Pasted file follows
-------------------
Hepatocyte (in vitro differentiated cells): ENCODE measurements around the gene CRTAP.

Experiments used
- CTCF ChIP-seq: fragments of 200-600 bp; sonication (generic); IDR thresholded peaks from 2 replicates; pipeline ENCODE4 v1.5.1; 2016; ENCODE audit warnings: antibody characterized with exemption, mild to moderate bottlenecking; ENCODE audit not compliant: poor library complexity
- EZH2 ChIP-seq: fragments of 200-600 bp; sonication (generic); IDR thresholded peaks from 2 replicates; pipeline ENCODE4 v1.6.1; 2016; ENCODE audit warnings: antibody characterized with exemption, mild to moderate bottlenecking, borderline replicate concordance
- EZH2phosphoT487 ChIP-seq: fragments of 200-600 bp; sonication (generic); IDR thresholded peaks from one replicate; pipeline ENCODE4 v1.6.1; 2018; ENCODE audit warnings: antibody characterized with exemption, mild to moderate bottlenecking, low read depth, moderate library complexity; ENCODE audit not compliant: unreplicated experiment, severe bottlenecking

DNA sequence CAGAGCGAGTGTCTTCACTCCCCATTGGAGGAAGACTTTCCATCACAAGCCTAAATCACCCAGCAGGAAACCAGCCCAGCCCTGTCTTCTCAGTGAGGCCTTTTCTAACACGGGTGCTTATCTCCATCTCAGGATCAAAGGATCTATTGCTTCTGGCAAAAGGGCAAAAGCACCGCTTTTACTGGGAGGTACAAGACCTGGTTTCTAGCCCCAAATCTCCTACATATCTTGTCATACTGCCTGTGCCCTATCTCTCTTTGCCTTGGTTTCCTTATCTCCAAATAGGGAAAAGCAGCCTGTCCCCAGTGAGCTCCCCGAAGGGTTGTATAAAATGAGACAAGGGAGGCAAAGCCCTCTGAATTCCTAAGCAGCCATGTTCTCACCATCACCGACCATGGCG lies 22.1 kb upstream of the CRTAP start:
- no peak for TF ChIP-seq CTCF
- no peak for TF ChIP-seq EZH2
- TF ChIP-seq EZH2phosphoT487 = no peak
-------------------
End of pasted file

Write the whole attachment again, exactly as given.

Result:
Hepatocyte (in vitro differentiated cells): ENCODE measurements around the gene CRTAP.

Experiments used
- CTCF ChIP-seq: fragments of 200-600 bp; sonication (generic); IDR thresholded peaks from 2 replicates; pipeline ENCODE4 v1.5.1; 2016; ENCODE audit warnings: antibody characterized with exemption, mild to moderate bottlenecking; ENCODE audit not compliant: poor library complexity
- EZH2 ChIP-seq: fragments of 200-600 bp; sonication (generic); IDR thresholded peaks from 2 replicates; pipeline ENCODE4 v1.6.1; 2016; ENCODE audit warnings: antibody characterized with exemption, mild to moderate bottlenecking, borderline replicate concordance
- EZH2phosphoT487 ChIP-seq: fragments of 200-600 bp; sonication (generic); IDR thresholded peaks from one replicate; pipeline ENCODE4 v1.6.1; 2018; ENCODE audit warnings: antibody characterized with exemption, mild to moderate bottlenecking, low read depth, moderate library complexity; ENCODE audit not compliant: unreplicated experiment, severe bottlenecking

DNA sequence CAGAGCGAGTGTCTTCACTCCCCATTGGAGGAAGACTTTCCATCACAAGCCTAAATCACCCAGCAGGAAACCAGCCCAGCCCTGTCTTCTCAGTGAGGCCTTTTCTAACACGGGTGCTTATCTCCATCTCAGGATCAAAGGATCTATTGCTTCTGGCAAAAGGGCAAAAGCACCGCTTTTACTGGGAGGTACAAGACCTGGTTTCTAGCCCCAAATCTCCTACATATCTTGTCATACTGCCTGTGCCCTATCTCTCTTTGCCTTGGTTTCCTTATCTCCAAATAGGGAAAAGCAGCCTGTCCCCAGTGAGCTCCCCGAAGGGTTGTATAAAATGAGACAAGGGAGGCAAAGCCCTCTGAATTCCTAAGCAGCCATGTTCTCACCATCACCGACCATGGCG lies 22.1 kb upstream of the CRTAP start:
- no peak for TF ChIP-seq CTCF
- no peak for TF ChIP-seq EZH2
- TF ChIP-seq EZH2phosphoT487 = no peak